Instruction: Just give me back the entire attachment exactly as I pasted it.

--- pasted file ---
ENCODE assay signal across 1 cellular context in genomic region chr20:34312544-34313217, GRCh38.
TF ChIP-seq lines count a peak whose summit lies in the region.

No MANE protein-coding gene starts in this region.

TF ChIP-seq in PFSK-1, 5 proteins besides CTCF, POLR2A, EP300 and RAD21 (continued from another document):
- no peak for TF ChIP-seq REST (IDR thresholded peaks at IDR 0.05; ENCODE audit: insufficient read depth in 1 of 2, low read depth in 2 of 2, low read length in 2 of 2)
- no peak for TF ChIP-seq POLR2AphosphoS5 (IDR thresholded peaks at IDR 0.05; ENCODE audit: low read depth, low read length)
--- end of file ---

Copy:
ENCODE assay signal across 1 cellular context in genomic region chr20:34312544-34313217, GRCh38.
TF ChIP-seq lines count a peak whose summit lies in the region.

No MANE protein-coding gene starts in this region.

TF ChIP-seq in PFSK-1, 5 proteins besides CTCF, POLR2A, EP300 and RAD21 (continued from another document):
- no peak for TF ChIP-seq REST (IDR thresholded peaks at IDR 0.05; ENCODE audit: insufficient read depth in 1 of 2, low read depth in 2 of 2, low read length in 2 of 2)
- no peak for TF ChIP-seq POLR2AphosphoS5 (IDR thresholded peaks at IDR 0.05; ENCODE audit: low read depth, low read length)